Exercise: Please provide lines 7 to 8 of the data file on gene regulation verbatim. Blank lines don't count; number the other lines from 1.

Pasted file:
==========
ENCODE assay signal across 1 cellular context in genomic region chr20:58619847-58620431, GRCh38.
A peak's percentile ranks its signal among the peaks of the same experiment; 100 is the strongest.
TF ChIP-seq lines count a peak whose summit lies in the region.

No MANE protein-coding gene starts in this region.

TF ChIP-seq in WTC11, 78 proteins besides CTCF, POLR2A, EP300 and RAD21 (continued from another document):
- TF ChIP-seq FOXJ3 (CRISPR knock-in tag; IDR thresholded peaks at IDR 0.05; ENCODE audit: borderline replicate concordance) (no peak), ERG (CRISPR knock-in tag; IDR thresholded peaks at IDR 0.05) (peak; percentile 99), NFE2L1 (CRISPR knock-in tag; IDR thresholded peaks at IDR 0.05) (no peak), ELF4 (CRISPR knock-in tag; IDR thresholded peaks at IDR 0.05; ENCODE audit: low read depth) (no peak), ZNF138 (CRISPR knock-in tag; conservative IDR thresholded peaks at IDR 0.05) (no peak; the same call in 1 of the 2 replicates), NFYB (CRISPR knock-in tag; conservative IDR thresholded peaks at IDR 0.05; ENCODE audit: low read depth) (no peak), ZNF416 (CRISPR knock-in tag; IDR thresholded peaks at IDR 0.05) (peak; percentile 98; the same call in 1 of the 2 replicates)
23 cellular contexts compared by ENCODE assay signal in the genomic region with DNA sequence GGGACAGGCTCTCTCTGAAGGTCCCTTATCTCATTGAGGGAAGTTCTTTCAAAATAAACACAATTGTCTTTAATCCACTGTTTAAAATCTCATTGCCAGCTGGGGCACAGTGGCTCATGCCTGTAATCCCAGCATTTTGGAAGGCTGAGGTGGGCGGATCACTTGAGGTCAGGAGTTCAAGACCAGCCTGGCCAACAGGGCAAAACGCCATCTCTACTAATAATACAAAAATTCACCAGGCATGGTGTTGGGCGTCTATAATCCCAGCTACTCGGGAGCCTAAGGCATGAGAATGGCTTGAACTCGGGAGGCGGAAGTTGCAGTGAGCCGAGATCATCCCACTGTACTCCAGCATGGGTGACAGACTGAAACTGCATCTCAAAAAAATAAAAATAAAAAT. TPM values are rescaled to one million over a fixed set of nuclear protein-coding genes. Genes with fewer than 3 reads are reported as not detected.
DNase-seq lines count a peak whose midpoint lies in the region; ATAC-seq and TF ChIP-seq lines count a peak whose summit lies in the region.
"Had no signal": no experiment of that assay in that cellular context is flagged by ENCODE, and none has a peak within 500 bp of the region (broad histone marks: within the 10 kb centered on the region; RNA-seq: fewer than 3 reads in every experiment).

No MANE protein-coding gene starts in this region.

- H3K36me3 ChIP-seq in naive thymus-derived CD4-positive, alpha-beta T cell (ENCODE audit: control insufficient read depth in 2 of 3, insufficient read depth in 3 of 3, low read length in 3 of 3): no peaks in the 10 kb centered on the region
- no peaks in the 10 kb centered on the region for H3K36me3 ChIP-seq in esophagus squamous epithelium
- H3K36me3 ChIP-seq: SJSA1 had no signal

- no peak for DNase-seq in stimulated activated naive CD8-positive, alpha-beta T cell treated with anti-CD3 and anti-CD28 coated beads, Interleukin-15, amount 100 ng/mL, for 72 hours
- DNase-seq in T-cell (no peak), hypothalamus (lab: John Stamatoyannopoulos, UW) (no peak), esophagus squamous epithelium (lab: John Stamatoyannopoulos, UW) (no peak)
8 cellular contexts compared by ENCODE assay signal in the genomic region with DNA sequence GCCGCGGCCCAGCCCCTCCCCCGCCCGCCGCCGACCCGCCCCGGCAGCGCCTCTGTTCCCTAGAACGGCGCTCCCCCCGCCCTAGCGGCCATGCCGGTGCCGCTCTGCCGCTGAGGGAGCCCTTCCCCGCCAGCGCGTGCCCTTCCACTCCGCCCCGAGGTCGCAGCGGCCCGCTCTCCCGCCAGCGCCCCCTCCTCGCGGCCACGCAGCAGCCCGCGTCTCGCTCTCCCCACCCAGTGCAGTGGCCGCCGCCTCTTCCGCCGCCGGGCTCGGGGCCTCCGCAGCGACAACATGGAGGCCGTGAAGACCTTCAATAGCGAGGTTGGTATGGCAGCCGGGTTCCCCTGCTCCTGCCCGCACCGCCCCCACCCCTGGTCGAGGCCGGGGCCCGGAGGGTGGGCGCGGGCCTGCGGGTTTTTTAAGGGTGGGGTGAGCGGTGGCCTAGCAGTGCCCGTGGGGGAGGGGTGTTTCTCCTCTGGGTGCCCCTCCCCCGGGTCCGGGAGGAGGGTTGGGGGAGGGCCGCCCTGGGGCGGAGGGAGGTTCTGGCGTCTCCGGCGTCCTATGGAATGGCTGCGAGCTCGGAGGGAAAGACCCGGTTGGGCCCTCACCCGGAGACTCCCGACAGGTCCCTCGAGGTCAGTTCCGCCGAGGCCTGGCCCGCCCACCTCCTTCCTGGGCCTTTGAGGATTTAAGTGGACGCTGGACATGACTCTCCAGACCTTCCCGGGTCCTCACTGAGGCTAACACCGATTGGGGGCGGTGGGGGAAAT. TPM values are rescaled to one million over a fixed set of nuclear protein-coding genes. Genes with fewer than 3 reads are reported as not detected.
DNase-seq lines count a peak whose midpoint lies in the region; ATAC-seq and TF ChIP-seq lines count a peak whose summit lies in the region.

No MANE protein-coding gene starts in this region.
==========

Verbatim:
23 cellular contexts compared by ENCODE assay signal in the genomic region with DNA sequence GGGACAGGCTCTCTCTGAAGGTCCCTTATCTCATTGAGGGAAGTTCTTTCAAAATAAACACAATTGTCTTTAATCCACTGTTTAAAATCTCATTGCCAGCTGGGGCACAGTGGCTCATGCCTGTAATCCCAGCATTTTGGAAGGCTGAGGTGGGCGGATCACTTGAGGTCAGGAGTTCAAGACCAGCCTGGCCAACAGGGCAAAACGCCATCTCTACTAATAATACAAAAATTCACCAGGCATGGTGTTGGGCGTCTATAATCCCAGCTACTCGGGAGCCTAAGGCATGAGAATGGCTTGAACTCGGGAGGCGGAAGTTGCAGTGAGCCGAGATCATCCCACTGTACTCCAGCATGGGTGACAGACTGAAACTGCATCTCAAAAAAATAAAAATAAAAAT. TPM values are rescaled to one million over a fixed set of nuclear protein-coding genes. Genes with fewer than 3 reads are reported as not detected.
DNase-seq lines count a peak whose midpoint lies in the region; ATAC-seq and TF ChIP-seq lines count a peak whose summit lies in the region.